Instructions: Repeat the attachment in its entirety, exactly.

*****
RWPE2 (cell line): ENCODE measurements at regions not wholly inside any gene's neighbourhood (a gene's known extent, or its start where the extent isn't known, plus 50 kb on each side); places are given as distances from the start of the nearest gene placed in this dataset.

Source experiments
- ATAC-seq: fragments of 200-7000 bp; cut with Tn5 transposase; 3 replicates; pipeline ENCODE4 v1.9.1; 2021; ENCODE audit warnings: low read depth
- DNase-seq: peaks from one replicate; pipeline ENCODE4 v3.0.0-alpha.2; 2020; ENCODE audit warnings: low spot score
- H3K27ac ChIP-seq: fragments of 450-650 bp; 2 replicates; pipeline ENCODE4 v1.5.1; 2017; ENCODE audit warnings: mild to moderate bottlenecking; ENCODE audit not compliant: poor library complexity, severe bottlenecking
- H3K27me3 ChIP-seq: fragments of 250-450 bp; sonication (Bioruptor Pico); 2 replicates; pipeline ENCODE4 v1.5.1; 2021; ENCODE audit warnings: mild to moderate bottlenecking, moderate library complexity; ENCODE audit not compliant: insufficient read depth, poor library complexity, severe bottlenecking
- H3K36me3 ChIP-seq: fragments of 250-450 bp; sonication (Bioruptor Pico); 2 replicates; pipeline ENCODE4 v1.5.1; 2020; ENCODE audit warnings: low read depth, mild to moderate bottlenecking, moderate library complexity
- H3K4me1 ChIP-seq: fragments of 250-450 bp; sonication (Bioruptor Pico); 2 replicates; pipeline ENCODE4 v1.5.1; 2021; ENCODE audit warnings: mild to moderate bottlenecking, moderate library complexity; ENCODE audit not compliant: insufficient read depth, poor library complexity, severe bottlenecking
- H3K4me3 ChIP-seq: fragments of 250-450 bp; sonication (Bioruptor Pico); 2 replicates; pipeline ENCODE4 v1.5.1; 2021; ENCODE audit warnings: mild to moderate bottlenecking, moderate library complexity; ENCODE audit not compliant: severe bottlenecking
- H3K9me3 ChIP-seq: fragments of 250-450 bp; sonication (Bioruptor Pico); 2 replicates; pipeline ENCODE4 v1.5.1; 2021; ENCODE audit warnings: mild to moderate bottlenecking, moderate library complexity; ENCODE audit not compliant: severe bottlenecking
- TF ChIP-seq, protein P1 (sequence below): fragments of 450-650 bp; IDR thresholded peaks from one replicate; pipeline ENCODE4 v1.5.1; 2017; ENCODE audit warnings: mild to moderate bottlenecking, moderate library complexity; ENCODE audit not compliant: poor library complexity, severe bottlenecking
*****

RWPE2 (cell line): ENCODE measurements at regions not wholly inside any gene's neighbourhood (a gene's known extent, or its start where the extent isn't known, plus 50 kb on each side); places are given as distances from the start of the nearest gene placed in this dataset.

Source experiments
- ATAC-seq: fragments of 200-7000 bp; cut with Tn5 transposase; 3 replicates; pipeline ENCODE4 v1.9.1; 2021; ENCODE audit warnings: low read depth
- DNase-seq: peaks from one replicate; pipeline ENCODE4 v3.0.0-alpha.2; 2020; ENCODE audit warnings: low spot score
- H3K27ac ChIP-seq: fragments of 450-650 bp; 2 replicates; pipeline ENCODE4 v1.5.1; 2017; ENCODE audit warnings: mild to moderate bottlenecking; ENCODE audit not compliant: poor library complexity, severe bottlenecking
- H3K27me3 ChIP-seq: fragments of 250-450 bp; sonication (Bioruptor Pico); 2 replicates; pipeline ENCODE4 v1.5.1; 2021; ENCODE audit warnings: mild to moderate bottlenecking, moderate library complexity; ENCODE audit not compliant: insufficient read depth, poor library complexity, severe bottlenecking
- H3K36me3 ChIP-seq: fragments of 250-450 bp; sonication (Bioruptor Pico); 2 replicates; pipeline ENCODE4 v1.5.1; 2020; ENCODE audit warnings: low read depth, mild to moderate bottlenecking, moderate library complexity
- H3K4me1 ChIP-seq: fragments of 250-450 bp; sonication (Bioruptor Pico); 2 replicates; pipeline ENCODE4 v1.5.1; 2021; ENCODE audit warnings: mild to moderate bottlenecking, moderate library complexity; ENCODE audit not compliant: insufficient read depth, poor library complexity, severe bottlenecking
- H3K4me3 ChIP-seq: fragments of 250-450 bp; sonication (Bioruptor Pico); 2 replicates; pipeline ENCODE4 v1.5.1; 2021; ENCODE audit warnings: mild to moderate bottlenecking, moderate library complexity; ENCODE audit not compliant: severe bottlenecking
- H3K9me3 ChIP-seq: fragments of 250-450 bp; sonication (Bioruptor Pico); 2 replicates; pipeline ENCODE4 v1.5.1; 2021; ENCODE audit warnings: mild to moderate bottlenecking, moderate library complexity; ENCODE audit not compliant: severe bottlenecking
- TF ChIP-seq, protein P1 (sequence below): fragments of 450-650 bp; IDR thresholded peaks from one replicate; pipeline ENCODE4 v1.5.1; 2017; ENCODE audit warnings: mild to moderate bottlenecking, moderate library complexity; ENCODE audit not compliant: poor library complexity, severe bottlenecking